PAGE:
118 min. minutes | Rated R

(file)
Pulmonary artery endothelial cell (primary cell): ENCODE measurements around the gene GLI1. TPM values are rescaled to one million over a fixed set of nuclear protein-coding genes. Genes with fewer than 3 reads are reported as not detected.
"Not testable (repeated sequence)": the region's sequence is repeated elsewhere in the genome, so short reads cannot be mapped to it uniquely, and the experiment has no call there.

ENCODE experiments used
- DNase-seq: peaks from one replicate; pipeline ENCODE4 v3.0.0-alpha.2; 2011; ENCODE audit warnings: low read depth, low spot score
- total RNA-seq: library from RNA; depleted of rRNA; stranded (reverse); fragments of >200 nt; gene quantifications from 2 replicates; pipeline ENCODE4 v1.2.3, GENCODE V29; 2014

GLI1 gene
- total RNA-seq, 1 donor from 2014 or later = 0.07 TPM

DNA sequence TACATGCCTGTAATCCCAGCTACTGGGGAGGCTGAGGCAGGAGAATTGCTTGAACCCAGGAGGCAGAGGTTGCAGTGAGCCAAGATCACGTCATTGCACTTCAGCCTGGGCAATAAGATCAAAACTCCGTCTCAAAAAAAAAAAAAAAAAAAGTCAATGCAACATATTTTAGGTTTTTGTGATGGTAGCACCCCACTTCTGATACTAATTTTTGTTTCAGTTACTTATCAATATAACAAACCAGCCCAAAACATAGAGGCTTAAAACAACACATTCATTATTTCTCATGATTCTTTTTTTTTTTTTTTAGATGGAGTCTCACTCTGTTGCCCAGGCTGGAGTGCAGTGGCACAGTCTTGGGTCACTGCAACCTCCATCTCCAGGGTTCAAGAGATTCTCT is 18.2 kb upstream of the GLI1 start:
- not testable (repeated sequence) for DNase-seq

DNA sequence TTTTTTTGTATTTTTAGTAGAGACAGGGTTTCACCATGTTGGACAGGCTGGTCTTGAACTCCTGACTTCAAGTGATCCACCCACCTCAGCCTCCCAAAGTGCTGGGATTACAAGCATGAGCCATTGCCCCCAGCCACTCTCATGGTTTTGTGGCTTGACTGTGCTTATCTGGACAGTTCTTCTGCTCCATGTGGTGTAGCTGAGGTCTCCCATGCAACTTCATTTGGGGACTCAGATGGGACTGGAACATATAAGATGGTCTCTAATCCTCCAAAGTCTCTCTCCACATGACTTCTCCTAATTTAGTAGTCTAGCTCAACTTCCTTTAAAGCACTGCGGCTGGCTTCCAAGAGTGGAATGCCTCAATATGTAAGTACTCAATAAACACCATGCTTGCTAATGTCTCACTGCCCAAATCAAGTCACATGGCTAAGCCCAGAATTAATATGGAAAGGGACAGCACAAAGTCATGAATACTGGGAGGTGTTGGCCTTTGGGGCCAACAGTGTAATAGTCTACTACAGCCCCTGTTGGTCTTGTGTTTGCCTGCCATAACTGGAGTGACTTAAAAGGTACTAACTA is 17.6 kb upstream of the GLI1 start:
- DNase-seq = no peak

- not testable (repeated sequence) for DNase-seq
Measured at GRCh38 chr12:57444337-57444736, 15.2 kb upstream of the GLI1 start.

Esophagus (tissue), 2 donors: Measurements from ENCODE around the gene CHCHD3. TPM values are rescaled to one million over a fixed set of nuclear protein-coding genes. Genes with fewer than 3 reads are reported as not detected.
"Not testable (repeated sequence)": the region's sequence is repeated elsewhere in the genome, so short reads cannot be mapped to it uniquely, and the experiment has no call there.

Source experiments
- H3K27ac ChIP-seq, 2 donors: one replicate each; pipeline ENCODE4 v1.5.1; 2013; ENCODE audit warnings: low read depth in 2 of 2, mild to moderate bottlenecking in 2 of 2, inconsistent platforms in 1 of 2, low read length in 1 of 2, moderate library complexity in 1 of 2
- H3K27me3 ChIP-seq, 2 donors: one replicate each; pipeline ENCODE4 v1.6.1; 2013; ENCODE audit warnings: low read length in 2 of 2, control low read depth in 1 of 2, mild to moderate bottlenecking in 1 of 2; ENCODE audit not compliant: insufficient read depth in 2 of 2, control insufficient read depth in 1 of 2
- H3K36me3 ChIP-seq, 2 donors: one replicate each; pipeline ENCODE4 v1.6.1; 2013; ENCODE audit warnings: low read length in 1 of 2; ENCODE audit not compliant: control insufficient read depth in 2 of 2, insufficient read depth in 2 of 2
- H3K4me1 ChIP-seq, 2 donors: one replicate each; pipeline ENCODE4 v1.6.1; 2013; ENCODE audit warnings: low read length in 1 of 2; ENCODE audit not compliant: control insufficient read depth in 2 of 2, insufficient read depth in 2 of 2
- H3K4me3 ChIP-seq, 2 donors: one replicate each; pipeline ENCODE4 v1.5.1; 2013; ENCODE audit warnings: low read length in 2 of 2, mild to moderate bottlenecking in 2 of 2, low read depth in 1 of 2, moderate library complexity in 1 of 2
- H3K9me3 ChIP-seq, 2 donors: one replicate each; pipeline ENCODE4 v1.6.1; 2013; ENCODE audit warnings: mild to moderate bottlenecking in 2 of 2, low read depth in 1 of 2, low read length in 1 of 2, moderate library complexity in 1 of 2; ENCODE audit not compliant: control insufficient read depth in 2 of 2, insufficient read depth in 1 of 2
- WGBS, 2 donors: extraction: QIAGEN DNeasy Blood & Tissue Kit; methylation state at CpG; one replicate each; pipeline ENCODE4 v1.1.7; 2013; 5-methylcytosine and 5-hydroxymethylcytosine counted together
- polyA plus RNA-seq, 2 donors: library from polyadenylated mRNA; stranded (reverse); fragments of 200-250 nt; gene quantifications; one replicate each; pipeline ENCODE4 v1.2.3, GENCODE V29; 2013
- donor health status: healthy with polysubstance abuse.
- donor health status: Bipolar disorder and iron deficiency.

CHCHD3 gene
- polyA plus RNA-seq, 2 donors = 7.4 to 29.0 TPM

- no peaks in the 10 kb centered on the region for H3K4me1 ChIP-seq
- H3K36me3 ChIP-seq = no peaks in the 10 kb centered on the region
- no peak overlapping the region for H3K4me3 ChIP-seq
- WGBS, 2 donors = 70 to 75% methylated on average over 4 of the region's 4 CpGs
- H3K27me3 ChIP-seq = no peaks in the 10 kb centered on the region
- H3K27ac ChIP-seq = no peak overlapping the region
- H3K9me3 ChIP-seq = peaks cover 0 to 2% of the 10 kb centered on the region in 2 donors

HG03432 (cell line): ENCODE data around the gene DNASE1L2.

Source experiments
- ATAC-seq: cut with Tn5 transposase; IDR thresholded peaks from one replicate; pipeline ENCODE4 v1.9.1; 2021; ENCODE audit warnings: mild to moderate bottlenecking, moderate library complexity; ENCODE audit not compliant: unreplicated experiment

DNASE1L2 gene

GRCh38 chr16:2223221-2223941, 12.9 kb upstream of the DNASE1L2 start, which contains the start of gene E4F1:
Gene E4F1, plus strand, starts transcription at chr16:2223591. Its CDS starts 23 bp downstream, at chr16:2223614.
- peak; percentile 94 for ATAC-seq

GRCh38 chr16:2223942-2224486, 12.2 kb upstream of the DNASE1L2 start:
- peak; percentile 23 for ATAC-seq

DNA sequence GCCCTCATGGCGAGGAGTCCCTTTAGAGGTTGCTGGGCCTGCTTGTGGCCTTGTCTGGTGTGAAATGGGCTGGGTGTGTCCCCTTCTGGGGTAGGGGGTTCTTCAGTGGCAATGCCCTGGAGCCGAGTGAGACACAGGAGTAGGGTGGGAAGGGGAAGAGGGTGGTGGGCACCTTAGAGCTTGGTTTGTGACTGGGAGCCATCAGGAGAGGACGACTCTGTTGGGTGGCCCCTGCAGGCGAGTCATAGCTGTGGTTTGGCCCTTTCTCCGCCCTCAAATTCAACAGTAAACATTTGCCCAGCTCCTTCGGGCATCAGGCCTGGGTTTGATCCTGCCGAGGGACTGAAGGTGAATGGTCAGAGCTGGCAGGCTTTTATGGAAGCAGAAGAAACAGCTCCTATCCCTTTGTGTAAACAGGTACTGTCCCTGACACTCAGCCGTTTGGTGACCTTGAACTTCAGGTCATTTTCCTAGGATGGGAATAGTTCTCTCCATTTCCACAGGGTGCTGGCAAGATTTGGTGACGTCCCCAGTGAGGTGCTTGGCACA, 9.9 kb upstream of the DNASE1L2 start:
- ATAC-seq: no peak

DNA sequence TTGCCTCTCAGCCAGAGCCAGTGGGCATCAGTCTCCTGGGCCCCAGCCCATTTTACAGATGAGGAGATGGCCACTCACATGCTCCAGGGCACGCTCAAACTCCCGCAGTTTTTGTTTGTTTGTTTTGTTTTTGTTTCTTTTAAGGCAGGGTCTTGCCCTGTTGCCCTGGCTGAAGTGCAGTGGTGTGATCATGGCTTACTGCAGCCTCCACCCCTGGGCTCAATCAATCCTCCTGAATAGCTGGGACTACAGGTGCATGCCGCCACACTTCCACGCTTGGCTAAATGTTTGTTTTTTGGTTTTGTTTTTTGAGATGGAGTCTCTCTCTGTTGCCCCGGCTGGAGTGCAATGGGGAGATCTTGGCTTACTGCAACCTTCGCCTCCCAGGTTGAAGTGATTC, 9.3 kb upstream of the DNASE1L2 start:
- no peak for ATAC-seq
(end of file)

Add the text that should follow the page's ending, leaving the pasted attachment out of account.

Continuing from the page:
Alex Gibney's documentary tries, and largely succeeds, to chart the curve of Hunter S. Thompson's life and the impact of his words. Gonzo's core is the interviews with the usual suspects: Thompson's wives, his son, his editors, and Ralph Steadman. But we also hear from Jimmy Carter, George McGovern, a still-pissed Hell's Angel, Jimmy Buffett, Pat Buchanan, and Tom Wolfe, the last of whom strikingly compares Thompson to Mark Twain. (Indeed, the only major player in Thompson's life who seems absent is arch-villain Richard Nixon, which I suppose can be forgiven.) Thompson's pal Johnny Depp also shows up, reading from Thompson's work and bringing Thompson's deft lyricism and righteous spirit to the film, but what's perhaps most appreciated and unexpected is the candor with which Gibney treats his respected subject: Thompson was a genius, yes, and he changed journalism and politics for the better, yet Gibney doesn't shy away from showing that Thompson could also be an asshole, and that he let his own myth get the better of him. From the horror of the '68 Chicago riots to the euphoric shooting of Thompson's ashes out of a colossal Gonzo fist, Gibney scrapes through Thompson's writing, history, and friends to assemble a thorough and affecting portrait of a man who, at one crucial point in time, was one of the best writers America had, not to mention a writer that only America could have produced.
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